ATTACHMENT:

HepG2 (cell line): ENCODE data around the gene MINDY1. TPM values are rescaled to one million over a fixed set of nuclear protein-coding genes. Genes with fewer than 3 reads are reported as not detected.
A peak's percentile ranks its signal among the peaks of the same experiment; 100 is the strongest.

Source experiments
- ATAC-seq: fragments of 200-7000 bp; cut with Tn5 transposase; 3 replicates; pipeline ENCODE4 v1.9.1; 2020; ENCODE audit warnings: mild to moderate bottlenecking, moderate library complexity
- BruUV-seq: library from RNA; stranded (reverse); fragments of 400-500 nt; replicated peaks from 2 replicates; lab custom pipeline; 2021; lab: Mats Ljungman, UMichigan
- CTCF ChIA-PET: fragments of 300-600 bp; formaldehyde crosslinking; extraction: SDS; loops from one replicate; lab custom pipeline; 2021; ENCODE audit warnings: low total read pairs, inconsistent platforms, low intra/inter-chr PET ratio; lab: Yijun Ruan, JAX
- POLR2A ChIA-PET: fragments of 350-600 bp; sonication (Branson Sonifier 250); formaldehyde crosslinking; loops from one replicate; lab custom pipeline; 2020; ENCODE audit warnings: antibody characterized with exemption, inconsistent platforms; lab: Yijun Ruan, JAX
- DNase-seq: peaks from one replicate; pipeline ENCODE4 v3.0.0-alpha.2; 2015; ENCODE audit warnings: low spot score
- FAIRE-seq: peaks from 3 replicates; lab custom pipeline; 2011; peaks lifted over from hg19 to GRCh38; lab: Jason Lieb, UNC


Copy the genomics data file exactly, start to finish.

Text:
HepG2 (cell line): ENCODE data around the gene MINDY1. TPM values are rescaled to one million over a fixed set of nuclear protein-coding genes. Genes with fewer than 3 reads are reported as not detected.
A peak's percentile ranks its signal among the peaks of the same experiment; 100 is the strongest.

Source experiments
- ATAC-seq: fragments of 200-7000 bp; cut with Tn5 transposase; 3 replicates; pipeline ENCODE4 v1.9.1; 2020; ENCODE audit warnings: mild to moderate bottlenecking, moderate library complexity
- BruUV-seq: library from RNA; stranded (reverse); fragments of 400-500 nt; replicated peaks from 2 replicates; lab custom pipeline; 2021; lab: Mats Ljungman, UMichigan
- CTCF ChIA-PET: fragments of 300-600 bp; formaldehyde crosslinking; extraction: SDS; loops from one replicate; lab custom pipeline; 2021; ENCODE audit warnings: low total read pairs, inconsistent platforms, low intra/inter-chr PET ratio; lab: Yijun Ruan, JAX
- POLR2A ChIA-PET: fragments of 350-600 bp; sonication (Branson Sonifier 250); formaldehyde crosslinking; loops from one replicate; lab custom pipeline; 2020; ENCODE audit warnings: antibody characterized with exemption, inconsistent platforms; lab: Yijun Ruan, JAX
- DNase-seq: peaks from one replicate; pipeline ENCODE4 v3.0.0-alpha.2; 2015; ENCODE audit warnings: low spot score
- FAIRE-seq: peaks from 3 replicates; lab custom pipeline; 2011; peaks lifted over from hg19 to GRCh38; lab: Jason Lieb, UNC